Findings in the human system are less clear as typical female human ESCs and iPSC lines have an inactive X chromosome that can change its composition with extended culturing indicating potential epigenetic instability. It is now also thought that these cells don't represent the same developmental state as mouse ESCs and iPSCs. In agreement with this notion, human pluripotent cells with two active X chromosomes have recently been generated that appear to resemble the mouse ESC state. Thus, there are now at least two different human pluripotent states that also differ in their X chromosome status. We believe that our proposed studies of XCI regulation during differentiation and reprogramming in human cells and in these different human ESC states will not only unveil mechanisms underlying this fundamental silencing process and human development, but also be instrumental for the careful characterization of these different human pluripotent states. This is particularly important given that human ESCs and iPSCs carry a tremendous promise for therapeutic applications and for modeling of human development and diseases, and that the XCI status in these cells also will have specific implications for modeling of X-linked diseases.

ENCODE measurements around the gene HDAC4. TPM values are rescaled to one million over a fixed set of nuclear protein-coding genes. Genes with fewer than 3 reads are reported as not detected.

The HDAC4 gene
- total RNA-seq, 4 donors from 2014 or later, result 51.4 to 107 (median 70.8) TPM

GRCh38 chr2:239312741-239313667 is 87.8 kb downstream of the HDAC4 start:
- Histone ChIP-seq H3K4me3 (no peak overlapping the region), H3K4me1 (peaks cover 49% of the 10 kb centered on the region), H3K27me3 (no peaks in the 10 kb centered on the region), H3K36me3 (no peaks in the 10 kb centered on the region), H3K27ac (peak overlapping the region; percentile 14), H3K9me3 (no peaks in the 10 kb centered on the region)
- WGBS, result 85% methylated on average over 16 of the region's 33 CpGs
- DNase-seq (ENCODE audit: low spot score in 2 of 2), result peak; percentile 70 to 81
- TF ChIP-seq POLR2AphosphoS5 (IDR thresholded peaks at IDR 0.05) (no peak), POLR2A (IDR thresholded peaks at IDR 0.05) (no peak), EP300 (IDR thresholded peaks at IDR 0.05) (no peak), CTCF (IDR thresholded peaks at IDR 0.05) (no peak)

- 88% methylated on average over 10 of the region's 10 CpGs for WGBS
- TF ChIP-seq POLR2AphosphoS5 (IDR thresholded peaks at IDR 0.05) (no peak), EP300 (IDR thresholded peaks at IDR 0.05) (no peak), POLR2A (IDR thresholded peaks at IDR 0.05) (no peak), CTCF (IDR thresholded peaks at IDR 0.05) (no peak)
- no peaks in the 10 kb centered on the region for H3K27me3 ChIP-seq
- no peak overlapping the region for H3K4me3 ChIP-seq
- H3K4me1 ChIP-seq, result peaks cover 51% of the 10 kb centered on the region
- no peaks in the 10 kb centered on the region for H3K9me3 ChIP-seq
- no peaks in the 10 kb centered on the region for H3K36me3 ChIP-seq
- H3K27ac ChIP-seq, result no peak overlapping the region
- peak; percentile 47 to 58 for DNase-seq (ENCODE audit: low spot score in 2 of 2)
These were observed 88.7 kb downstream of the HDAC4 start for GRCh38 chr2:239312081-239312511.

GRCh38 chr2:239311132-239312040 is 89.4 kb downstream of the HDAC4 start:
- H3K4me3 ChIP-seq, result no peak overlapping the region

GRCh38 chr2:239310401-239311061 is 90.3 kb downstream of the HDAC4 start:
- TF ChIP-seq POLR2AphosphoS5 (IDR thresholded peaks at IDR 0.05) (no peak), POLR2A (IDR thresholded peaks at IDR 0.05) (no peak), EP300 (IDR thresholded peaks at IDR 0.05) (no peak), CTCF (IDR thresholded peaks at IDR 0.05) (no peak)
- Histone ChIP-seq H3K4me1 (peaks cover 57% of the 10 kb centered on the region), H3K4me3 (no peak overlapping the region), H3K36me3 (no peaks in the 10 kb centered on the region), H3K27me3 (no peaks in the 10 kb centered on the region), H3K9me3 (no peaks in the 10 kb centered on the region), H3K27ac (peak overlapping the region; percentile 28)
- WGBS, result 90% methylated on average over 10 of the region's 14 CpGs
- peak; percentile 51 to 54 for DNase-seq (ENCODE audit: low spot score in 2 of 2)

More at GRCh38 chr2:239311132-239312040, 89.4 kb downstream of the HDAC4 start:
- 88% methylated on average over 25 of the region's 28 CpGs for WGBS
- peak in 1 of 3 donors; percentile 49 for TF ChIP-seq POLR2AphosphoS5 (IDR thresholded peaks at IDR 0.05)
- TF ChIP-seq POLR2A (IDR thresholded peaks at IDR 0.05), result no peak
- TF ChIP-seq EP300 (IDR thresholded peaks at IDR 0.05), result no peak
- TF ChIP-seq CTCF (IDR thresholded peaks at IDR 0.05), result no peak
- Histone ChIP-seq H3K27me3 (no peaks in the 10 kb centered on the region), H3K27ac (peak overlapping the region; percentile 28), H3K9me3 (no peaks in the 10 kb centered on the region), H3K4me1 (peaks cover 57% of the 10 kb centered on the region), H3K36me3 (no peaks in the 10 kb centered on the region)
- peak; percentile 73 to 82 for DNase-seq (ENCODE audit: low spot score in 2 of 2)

The proposed project will benefit the state of California and its citizens as follows:
1. Better characterization of human induced pluripotent cells (iPSCs) for use in disease studies and cell-based treatments. Human iPSCs hold great potential for regenerative medicine to treat many devastating injuries and diseases such as Alzheimer’s disease, Parkinson’s disease, diabetes, cancer, rheumatoid arthritis, and spinal cord injuries. Our studies will help to define different human iPSC states and assess their epigenetic stability. This would be beneficial to the people of California as tens of millions of Americans suffer from diseases and injuries that could benefit from a detailed characterization and understanding of the biology of human iPSCs. Such advances would benefit the health as well as the economy of the state of California.